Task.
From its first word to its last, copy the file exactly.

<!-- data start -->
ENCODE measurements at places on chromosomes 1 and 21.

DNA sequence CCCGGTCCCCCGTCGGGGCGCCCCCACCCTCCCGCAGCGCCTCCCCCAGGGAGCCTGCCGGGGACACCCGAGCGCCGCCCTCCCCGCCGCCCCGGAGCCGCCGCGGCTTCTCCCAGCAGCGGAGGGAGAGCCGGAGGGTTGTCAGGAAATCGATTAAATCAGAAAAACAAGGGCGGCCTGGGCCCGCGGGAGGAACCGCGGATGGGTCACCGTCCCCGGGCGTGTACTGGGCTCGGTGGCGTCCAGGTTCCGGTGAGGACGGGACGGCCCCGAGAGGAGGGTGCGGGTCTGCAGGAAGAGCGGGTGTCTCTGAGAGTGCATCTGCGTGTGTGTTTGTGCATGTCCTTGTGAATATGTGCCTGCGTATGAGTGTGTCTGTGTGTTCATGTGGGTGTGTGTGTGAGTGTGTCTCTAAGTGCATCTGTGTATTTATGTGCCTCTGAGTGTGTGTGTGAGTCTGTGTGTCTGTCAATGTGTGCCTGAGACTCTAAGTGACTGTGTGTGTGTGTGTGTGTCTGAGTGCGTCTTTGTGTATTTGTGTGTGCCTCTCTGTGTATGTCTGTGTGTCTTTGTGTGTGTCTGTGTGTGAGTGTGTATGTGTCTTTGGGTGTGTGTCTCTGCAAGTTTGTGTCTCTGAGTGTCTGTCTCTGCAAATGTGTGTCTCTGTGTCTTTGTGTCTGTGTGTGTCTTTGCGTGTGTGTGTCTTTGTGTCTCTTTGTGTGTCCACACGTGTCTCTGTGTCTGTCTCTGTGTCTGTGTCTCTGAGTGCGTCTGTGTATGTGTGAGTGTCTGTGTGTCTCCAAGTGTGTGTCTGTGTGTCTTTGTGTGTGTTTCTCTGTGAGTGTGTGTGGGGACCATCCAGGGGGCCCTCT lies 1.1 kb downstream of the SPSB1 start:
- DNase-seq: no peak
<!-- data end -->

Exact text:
ENCODE measurements at places on chromosomes 1 and 21.

DNA sequence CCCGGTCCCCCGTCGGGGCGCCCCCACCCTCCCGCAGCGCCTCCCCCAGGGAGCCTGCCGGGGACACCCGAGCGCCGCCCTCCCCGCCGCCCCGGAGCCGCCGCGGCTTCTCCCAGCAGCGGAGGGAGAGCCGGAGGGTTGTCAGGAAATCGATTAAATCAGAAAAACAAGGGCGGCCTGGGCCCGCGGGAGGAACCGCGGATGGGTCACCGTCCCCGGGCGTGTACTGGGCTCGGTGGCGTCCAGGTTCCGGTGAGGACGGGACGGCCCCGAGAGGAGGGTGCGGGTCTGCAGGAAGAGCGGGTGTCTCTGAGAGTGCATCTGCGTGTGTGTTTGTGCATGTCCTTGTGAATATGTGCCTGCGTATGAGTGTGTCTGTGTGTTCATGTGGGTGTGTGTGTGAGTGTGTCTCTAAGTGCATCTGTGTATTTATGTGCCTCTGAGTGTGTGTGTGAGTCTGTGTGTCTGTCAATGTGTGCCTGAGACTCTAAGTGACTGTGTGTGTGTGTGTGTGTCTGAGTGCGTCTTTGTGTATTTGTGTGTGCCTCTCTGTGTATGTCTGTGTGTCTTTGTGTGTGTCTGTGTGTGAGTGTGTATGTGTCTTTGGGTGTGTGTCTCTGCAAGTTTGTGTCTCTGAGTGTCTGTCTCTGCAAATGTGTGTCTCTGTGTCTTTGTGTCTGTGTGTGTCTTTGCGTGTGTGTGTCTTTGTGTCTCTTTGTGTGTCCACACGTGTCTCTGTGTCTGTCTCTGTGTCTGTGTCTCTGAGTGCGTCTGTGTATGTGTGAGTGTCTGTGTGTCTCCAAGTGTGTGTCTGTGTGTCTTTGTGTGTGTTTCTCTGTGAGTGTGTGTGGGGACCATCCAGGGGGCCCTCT lies 1.1 kb downstream of the SPSB1 start:
- DNase-seq: no peak